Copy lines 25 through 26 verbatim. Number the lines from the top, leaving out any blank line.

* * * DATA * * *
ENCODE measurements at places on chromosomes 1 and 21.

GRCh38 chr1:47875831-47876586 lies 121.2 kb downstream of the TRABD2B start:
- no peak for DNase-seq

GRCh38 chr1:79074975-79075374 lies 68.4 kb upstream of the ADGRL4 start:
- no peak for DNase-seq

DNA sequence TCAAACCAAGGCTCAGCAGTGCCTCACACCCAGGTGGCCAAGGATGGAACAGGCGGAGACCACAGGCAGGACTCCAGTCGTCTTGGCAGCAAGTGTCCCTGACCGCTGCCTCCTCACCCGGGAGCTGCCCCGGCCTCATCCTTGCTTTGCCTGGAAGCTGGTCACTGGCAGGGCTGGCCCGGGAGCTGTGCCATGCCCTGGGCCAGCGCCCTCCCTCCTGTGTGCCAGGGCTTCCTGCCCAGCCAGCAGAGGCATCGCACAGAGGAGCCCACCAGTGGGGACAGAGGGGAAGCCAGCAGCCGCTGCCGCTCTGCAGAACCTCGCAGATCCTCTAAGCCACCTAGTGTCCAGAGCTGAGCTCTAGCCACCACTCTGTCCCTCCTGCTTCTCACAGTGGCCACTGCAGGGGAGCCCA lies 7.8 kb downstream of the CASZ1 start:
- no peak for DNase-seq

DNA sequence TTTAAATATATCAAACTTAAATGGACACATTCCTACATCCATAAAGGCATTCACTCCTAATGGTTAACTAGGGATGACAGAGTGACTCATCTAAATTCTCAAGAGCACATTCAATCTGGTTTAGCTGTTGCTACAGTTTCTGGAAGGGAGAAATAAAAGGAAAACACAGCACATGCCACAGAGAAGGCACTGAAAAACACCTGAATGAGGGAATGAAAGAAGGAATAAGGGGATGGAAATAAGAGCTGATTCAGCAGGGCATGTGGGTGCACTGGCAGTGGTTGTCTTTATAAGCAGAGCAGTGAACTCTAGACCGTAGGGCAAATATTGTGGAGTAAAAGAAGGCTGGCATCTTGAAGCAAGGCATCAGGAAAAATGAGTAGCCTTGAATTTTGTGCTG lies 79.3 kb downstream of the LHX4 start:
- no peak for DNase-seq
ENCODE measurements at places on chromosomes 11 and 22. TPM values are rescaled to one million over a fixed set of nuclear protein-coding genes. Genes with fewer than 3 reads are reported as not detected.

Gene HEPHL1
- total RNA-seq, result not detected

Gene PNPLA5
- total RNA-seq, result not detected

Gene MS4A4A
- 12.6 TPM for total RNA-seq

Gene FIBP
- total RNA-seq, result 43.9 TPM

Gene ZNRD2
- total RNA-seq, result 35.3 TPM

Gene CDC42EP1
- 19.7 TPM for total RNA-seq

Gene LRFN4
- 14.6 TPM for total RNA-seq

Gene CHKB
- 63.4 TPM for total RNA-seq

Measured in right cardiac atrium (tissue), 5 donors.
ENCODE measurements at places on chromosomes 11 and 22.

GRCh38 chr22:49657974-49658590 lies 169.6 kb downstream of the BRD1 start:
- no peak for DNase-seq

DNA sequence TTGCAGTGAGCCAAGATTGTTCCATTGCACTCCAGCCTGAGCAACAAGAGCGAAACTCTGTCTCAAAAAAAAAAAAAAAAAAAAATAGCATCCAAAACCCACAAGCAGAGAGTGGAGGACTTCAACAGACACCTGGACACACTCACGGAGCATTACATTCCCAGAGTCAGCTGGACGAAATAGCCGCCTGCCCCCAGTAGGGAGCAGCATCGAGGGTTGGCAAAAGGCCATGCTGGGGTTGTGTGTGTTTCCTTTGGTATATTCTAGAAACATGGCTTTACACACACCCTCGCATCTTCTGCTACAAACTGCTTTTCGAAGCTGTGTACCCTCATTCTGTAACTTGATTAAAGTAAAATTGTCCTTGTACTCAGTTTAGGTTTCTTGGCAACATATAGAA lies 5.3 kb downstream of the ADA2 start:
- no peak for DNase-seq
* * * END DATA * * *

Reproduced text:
Gene CHKB
- 63.4 TPM for total RNA-seq